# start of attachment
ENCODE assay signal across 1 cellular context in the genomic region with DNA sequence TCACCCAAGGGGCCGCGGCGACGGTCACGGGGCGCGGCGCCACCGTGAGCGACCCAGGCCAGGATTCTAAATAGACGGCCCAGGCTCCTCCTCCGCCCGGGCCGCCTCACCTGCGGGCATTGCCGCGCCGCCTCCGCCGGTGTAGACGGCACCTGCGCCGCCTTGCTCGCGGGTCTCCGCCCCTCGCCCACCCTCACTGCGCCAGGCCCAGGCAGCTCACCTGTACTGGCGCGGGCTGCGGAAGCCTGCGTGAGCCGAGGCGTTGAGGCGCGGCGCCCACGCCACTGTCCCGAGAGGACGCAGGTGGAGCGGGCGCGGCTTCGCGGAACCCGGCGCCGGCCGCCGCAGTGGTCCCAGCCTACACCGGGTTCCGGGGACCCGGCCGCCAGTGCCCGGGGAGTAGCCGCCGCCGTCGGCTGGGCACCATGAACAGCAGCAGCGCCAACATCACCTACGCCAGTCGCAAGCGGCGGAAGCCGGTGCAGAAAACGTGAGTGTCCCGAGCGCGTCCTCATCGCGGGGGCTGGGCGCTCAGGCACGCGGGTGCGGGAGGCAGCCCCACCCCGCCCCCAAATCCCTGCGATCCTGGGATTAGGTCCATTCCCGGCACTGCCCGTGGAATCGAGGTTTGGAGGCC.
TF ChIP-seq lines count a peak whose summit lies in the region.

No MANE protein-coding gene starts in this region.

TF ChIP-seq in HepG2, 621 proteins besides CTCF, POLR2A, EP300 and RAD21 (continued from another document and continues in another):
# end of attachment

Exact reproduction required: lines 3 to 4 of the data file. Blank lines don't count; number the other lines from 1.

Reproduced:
No MANE protein-coding gene starts in this region.

TF ChIP-seq in HepG2, 621 proteins besides CTCF, POLR2A, EP300 and RAD21 (continued from another document and continues in another):